The SotN music isn't always great, though; most of the songs aren't quite as good as those from Rondo of Blood, but it has three or four songs that are my favorite of all three games. Pitiful Scion, Master Librarian, and Abandoned Pit are all exquisitely good. The musical style is strangely modern, though. Between this and the Final Fantasy Tactics soundtrack, for instance, I can't really decide which I prefer; the musical style of Castlevania is strangely western, while Tactics has tracks that sound as if they were composed in the era in which the game takes place. The contrast in Castlevania between modern music and old plotline (1700s if I remember correctly) is a definite contrast, but works out alright.

>>> Effects:
The sound effects are great, and you can also hear the characters and enemies groan a little when they take damage or unleash an attack. The quality is high, and the cutscenes have great voice acting with high quality... Except for Maria's voice in the redone Rondo of Blood, which is squeaky and horribly annoying. For her, it sounds like the game designers wanted her to sound like a total ditz. The great voice acting, coupled with great dialogue, if a rather lackluster storyline, really adds to the experience. Unfortunately, all of the voice acting for the older games has been redone for this version, so such lines as, "What is a man? A miserable little pile of secrets! But enough talk; have at you!" will not appear in-game.

>> Story:
As I've already stated before, the game has excellent voice acting and dialogue. However, the main plotline for Rondo of Blood is rather bland: Dracula appears every century by the hand of dark priests, and the House of Belmont has sworn to vanquish him every time. Dracula has also had four maidens abducted, one of whom is Richter Belmont's girlfriend. If possible, Richter will save them all, but that's really the player's choice. Dracula is designed very stylistically, but there simply isn't enough dialogue or character development to salvage it. Overall, poor storyline.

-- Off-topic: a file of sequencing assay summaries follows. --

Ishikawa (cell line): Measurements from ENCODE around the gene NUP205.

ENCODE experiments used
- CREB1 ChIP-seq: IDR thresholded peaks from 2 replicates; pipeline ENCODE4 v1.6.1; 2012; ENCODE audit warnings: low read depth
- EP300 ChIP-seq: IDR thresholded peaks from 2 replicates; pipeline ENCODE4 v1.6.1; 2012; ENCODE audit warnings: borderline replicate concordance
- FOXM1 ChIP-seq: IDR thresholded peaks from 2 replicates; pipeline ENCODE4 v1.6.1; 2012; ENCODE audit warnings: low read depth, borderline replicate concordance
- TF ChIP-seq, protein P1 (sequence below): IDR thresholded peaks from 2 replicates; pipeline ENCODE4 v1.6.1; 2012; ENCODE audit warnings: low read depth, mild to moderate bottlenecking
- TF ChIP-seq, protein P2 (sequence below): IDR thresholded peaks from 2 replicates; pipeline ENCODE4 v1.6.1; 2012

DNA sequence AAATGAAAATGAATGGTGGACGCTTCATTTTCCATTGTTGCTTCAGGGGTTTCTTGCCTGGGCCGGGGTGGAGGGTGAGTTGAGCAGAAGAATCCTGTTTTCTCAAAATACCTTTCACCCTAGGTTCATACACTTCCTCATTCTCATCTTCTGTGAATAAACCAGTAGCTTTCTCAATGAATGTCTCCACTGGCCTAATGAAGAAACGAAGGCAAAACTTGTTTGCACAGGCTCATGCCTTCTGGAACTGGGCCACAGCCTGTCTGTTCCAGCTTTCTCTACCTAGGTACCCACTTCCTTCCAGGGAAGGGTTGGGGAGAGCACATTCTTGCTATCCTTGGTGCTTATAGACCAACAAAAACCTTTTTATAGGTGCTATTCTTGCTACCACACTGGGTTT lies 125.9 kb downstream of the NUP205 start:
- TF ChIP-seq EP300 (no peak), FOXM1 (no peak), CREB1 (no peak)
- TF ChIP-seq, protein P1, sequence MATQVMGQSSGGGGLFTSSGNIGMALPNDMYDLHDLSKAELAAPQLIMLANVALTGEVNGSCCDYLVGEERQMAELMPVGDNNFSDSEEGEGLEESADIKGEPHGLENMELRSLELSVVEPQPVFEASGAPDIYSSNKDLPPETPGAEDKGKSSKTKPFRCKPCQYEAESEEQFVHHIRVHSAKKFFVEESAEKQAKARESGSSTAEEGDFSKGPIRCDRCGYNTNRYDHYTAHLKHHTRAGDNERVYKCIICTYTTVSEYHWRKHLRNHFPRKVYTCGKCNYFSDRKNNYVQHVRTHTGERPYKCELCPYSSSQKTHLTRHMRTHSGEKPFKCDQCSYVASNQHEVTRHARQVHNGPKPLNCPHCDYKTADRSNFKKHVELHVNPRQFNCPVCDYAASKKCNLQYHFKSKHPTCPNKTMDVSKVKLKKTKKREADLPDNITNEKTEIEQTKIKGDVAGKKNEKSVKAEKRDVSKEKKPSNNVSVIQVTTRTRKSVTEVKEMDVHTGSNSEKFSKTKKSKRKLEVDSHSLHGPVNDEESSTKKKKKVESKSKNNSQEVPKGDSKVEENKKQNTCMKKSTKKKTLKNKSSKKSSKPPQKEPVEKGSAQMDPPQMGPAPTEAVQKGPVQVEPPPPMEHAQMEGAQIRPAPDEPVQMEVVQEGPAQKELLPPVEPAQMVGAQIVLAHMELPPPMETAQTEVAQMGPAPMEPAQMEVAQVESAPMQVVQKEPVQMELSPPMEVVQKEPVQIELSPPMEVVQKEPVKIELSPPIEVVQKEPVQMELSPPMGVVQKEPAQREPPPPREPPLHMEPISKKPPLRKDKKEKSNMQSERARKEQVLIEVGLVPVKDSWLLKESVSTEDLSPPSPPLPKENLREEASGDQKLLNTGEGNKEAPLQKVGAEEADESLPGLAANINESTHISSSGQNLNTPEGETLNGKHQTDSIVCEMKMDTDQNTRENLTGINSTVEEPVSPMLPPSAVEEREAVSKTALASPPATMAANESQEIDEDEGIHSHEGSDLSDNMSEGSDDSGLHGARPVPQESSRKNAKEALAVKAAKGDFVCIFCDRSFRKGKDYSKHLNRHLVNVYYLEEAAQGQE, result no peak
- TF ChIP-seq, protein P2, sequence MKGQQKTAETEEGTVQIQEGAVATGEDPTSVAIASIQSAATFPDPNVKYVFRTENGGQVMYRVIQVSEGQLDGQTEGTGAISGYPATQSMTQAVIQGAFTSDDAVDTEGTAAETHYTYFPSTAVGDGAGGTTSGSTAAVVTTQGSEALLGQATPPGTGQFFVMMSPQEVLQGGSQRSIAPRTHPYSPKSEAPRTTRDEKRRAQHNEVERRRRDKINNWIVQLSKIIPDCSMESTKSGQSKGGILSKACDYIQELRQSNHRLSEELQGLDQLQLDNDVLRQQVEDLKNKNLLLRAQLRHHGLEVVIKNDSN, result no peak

>> Graphics:
The redone graphics look amazing during gameplay, and the animation has been boosted a lot as well. The cutscenes before every boss battle are also very well done and atmospheric. I don't know what else to say about it, but the 3D visuals are several giant leaps ahead of the old Castlevania releases. My only complaint here is the faces, which are flat. The graphics are basically 2D graphics plastered over 3D models, which works just fine for the small view of everything you get while playing, but during scenes the flat faces of the characters are hard just to look at, especially because the expressions never change, even when they jump back.

>> Replay Value:
You can't actually beat Dracula until you rescue Richter's girlfriend, but once you do, and you beat all three of Dracula's forms, you can go back and collect all the sound items (there are a LOT!) as well as beat all of the optional bosses and beat Boss Rush Mode as well! And since everything is timed, you can always try to one-up yourself by doing it faster. Times are tracked separately between Richter and Maria as well, giving you twice as many times to compete with. The storyline also has several possible outcomes depending on who you talk to and what you do in what order, so if you want to start another file to see all the different cutscenes, you can replay the entire game there as well. Tons of replay value!!

> CASTLEVANIA: RONDO OF BLOOD